Tuesday, March 13, 2012

Kanban for Social & Mobile Game Teams, Part 1

Many social game teams (or MMO or mobile game teams) deploy new features once or twice a week.  For them, Scrum is more challenging to adopt because 2-5 day sprints are too short and there are often frequent interruptions to their work.  These impede the team's ability to commit to a valuable sprint goal.

For these teams, kanban is a more suitable approach.  I've used kanban for years (see links below) and have worked with many teams adopting it.  With the growing popularity of social and mobile games and their platforms, kanban has become more established.

Kanban has the following advantages:

  • It's easy to deploy.  You start by visualizing your current workflow.  No new roles are needed.
  • Deployment of features is continuous, which matches the needs of many live games.
  • It helps lead you to many continuous changes through daily inspection.
Here is an example kanban board:

If you've used a Scrum task board, you can quickly understand a kanban board.  The immediate difference you'll notice is that the kanban board has more columns.  This is because it's capturing a more predictable flow of smaller features that live games typically deploy.   For example, let's say we want to add a button which tweets a player's status in the middle of a game (by the way, I'm not a big fan of such features).  The designer specs out the button and it's behavior, it's then implemented, tested and deployed.   While this is happening, a card which represents the "Tweet Status" feature moves from left to right through the workflow.  Kanban doesn't "say" that's the best way of developing such a feature or not; we're just visualizing it.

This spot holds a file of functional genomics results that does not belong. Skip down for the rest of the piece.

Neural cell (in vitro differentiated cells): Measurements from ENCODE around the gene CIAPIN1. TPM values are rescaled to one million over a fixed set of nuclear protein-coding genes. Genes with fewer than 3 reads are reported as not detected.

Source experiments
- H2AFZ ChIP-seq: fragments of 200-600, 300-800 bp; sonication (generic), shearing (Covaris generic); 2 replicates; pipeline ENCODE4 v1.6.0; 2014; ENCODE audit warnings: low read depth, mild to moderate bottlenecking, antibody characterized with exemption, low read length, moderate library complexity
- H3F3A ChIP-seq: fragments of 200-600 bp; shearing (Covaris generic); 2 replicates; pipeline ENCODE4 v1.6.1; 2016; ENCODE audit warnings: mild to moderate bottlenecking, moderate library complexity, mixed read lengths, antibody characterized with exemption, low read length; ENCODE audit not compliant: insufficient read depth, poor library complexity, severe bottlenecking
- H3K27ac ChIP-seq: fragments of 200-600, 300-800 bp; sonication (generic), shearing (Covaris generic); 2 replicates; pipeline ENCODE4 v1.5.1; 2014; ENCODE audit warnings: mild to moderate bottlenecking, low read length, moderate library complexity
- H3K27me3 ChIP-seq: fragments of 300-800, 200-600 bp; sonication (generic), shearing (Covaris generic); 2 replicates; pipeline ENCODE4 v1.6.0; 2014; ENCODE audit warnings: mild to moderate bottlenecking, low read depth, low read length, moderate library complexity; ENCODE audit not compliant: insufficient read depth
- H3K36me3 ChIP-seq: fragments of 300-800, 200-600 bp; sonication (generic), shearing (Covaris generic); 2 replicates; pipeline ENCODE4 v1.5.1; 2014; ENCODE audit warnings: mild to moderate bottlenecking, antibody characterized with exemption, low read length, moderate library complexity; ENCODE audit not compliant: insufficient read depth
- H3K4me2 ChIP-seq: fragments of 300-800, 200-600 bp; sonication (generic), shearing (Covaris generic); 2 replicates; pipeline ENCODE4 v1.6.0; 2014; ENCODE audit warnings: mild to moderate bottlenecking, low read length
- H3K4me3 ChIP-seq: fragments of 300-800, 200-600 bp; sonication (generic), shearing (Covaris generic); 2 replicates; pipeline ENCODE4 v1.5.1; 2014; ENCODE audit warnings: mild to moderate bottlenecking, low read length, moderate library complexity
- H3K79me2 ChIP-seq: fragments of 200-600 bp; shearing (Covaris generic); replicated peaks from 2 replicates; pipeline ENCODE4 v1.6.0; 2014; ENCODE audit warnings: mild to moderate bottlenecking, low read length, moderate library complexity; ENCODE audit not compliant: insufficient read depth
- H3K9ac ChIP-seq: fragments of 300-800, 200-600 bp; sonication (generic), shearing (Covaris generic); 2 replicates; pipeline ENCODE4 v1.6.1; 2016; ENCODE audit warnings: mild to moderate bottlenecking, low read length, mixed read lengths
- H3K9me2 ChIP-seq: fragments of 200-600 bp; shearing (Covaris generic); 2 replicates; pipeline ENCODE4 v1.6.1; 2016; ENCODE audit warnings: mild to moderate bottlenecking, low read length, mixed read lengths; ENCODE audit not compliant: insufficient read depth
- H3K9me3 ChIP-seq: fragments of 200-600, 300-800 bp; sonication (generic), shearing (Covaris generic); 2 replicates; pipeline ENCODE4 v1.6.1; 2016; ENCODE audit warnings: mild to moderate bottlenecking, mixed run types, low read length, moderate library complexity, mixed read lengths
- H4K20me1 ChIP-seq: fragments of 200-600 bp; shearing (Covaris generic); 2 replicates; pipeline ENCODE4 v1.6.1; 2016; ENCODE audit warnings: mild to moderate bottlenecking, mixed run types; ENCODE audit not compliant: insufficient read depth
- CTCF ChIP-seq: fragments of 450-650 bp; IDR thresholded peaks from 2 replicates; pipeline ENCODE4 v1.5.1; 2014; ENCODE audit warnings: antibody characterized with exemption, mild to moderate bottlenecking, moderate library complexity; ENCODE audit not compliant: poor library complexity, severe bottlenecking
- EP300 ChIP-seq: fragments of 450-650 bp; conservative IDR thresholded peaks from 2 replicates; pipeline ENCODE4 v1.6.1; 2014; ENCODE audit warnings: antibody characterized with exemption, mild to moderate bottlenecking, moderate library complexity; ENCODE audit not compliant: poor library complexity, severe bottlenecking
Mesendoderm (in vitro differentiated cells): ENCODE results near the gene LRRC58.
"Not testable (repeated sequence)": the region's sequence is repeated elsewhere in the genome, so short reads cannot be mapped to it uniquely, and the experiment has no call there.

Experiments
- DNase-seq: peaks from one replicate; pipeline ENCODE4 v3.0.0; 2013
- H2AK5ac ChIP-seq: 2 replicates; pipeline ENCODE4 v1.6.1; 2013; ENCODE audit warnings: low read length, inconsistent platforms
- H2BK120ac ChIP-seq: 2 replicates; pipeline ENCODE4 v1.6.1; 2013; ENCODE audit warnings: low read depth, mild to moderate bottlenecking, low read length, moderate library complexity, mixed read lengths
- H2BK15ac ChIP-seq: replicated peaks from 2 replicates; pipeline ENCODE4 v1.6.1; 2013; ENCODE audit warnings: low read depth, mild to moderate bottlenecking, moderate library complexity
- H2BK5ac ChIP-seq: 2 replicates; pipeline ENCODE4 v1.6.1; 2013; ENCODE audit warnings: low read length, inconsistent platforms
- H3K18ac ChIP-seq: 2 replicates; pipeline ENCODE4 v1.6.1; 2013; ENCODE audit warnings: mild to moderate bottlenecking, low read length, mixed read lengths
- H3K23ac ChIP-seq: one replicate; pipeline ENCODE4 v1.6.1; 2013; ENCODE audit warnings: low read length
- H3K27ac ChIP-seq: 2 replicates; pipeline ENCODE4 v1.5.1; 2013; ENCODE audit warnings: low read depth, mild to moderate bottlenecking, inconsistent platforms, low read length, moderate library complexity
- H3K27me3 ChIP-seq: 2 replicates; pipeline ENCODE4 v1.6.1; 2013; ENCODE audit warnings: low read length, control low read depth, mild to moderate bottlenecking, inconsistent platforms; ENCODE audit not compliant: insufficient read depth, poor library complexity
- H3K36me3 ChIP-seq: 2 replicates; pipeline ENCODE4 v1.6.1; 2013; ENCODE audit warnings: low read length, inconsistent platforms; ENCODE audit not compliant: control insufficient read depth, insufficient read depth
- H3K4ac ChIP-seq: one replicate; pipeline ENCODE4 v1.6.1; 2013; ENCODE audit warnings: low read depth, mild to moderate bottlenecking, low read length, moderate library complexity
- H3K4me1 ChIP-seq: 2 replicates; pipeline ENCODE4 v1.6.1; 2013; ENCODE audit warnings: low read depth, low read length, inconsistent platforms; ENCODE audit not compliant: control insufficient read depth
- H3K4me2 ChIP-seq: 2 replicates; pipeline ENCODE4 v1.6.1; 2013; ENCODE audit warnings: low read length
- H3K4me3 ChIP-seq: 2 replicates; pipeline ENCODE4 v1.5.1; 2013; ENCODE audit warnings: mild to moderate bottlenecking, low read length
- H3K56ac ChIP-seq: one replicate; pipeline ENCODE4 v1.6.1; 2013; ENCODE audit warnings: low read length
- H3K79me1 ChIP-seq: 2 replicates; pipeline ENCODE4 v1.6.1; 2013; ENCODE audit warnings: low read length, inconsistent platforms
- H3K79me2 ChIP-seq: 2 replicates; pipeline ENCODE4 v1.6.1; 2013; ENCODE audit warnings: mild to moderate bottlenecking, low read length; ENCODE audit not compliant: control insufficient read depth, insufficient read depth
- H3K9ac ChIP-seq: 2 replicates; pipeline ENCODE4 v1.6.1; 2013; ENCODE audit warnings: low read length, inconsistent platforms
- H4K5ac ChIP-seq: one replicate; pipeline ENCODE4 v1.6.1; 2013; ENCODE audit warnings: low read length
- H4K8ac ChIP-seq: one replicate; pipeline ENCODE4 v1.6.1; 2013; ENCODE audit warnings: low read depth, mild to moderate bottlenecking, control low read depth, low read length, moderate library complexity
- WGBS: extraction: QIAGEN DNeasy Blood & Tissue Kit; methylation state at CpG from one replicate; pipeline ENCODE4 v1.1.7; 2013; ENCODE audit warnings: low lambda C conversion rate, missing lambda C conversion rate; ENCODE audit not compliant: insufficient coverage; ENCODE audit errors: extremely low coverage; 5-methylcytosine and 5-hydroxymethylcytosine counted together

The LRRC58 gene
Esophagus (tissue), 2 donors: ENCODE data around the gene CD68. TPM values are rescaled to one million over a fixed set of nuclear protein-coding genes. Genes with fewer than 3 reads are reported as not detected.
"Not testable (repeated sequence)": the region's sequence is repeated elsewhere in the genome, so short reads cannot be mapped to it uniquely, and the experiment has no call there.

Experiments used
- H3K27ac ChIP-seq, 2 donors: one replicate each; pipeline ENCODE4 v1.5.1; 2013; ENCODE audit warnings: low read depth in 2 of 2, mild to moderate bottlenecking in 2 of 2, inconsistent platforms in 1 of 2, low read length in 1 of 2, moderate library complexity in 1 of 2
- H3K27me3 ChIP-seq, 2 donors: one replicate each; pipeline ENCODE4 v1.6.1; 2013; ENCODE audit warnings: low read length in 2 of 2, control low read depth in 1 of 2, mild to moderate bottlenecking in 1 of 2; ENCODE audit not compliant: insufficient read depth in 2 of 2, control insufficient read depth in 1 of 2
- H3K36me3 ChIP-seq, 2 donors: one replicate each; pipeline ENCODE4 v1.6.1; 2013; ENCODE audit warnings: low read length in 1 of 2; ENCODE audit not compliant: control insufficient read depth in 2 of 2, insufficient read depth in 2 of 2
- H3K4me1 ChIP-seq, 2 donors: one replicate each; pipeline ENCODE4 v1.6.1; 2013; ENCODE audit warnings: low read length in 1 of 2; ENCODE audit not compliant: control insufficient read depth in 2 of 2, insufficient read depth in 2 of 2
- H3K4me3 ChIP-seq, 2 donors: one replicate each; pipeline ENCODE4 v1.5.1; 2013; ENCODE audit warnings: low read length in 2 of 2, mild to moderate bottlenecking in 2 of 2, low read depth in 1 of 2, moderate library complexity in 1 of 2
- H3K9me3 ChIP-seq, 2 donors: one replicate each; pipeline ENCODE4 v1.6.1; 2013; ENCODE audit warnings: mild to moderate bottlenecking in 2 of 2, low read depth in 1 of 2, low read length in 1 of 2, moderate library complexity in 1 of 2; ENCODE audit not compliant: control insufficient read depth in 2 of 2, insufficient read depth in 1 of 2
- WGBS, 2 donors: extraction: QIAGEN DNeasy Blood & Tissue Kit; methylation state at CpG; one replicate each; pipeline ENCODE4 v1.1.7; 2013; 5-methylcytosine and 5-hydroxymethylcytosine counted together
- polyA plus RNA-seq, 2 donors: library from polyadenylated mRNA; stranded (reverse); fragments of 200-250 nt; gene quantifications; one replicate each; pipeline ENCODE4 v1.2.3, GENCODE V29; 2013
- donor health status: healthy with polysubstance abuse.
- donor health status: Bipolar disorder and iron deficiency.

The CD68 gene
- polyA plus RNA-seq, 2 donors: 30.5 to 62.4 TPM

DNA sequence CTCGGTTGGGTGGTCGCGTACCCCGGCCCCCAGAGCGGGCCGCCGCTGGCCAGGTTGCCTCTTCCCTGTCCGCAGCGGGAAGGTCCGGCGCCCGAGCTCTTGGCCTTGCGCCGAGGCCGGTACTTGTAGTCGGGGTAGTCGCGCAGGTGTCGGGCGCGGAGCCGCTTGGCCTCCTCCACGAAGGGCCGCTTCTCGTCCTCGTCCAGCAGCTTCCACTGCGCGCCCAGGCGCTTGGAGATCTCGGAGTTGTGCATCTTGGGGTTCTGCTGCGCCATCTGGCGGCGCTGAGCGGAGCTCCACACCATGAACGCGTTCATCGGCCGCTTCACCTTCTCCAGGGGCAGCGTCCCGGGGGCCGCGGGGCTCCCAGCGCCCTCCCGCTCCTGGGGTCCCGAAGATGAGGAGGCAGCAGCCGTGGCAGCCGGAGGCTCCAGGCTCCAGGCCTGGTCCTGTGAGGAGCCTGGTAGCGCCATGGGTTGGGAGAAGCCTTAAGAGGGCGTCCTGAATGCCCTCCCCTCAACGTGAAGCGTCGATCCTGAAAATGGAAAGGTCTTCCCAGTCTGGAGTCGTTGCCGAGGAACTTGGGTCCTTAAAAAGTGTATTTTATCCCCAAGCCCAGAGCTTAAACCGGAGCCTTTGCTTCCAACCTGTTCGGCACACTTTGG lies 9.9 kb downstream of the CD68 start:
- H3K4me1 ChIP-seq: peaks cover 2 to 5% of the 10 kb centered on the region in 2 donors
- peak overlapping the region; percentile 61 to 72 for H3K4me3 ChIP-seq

The other thing you'll notice is a couple of columns called "done" and the numbers at the top of most columns.  The columns labelled done are little holding buffers that we use to handle the variable amount of time for each step (e.g. some buttons take longer than others to create, so we let a little bit of backup occur so the next developer down the line isn't waiting around).  The numbers, called work-in-progress (WIP) limits, will prevent too many things from piling up.  When too many things get into the flow, there's a point at which development really bogs down (think of a Southern California freeway at rush hour).  WIP limits and a few judiciously placed buffers help things move smoothly and quickly through the flow.

The next article in this series will describe kanban's use, the blending of kanban and Scrum practices and where it makes sense.  We'll look at how to use lean practices to improve flow and handle emergencies.

Some links to previous videos, chapters or articles about kanban. (chapter 7)

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